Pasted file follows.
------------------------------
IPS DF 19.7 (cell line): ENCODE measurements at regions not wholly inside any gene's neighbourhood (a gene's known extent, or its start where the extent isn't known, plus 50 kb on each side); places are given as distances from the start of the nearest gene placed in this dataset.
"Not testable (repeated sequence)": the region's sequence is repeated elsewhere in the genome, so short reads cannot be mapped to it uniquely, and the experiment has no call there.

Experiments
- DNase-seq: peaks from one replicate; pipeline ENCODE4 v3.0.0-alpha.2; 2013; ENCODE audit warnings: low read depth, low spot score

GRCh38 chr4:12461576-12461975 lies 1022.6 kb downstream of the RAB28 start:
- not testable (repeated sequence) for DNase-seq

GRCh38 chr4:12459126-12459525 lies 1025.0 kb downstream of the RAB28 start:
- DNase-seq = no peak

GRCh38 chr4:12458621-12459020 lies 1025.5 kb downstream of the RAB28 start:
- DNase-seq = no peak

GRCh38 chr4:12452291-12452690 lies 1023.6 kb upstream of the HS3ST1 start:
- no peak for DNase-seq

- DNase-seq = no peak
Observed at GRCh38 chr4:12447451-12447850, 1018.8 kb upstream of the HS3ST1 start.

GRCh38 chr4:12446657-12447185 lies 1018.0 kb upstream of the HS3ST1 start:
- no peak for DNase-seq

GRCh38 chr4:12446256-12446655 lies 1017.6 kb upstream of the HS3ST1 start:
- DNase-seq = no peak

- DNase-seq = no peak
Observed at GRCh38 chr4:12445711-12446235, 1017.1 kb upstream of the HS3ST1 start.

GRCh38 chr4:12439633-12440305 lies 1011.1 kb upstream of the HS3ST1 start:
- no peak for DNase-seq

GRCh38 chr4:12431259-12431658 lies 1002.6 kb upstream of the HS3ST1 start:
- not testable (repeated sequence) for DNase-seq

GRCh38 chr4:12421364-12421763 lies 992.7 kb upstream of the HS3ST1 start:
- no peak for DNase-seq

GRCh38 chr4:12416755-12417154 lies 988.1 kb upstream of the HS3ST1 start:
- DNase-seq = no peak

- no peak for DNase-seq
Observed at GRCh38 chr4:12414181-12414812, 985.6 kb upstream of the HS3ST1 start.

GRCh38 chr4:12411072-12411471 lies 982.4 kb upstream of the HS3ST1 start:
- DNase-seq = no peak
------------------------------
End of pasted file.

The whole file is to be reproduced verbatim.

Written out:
IPS DF 19.7 (cell line): ENCODE measurements at regions not wholly inside any gene's neighbourhood (a gene's known extent, or its start where the extent isn't known, plus 50 kb on each side); places are given as distances from the start of the nearest gene placed in this dataset.
"Not testable (repeated sequence)": the region's sequence is repeated elsewhere in the genome, so short reads cannot be mapped to it uniquely, and the experiment has no call there.

Experiments
- DNase-seq: peaks from one replicate; pipeline ENCODE4 v3.0.0-alpha.2; 2013; ENCODE audit warnings: low read depth, low spot score

GRCh38 chr4:12461576-12461975 lies 1022.6 kb downstream of the RAB28 start:
- not testable (repeated sequence) for DNase-seq

GRCh38 chr4:12459126-12459525 lies 1025.0 kb downstream of the RAB28 start:
- DNase-seq = no peak

GRCh38 chr4:12458621-12459020 lies 1025.5 kb downstream of the RAB28 start:
- DNase-seq = no peak

GRCh38 chr4:12452291-12452690 lies 1023.6 kb upstream of the HS3ST1 start:
- no peak for DNase-seq

- DNase-seq = no peak
Observed at GRCh38 chr4:12447451-12447850, 1018.8 kb upstream of the HS3ST1 start.

GRCh38 chr4:12446657-12447185 lies 1018.0 kb upstream of the HS3ST1 start:
- no peak for DNase-seq

GRCh38 chr4:12446256-12446655 lies 1017.6 kb upstream of the HS3ST1 start:
- DNase-seq = no peak

- DNase-seq = no peak
Observed at GRCh38 chr4:12445711-12446235, 1017.1 kb upstream of the HS3ST1 start.

GRCh38 chr4:12439633-12440305 lies 1011.1 kb upstream of the HS3ST1 start:
- no peak for DNase-seq

GRCh38 chr4:12431259-12431658 lies 1002.6 kb upstream of the HS3ST1 start:
- not testable (repeated sequence) for DNase-seq

GRCh38 chr4:12421364-12421763 lies 992.7 kb upstream of the HS3ST1 start:
- no peak for DNase-seq

GRCh38 chr4:12416755-12417154 lies 988.1 kb upstream of the HS3ST1 start:
- DNase-seq = no peak

- no peak for DNase-seq
Observed at GRCh38 chr4:12414181-12414812, 985.6 kb upstream of the HS3ST1 start.

GRCh38 chr4:12411072-12411471 lies 982.4 kb upstream of the HS3ST1 start:
- DNase-seq = no peak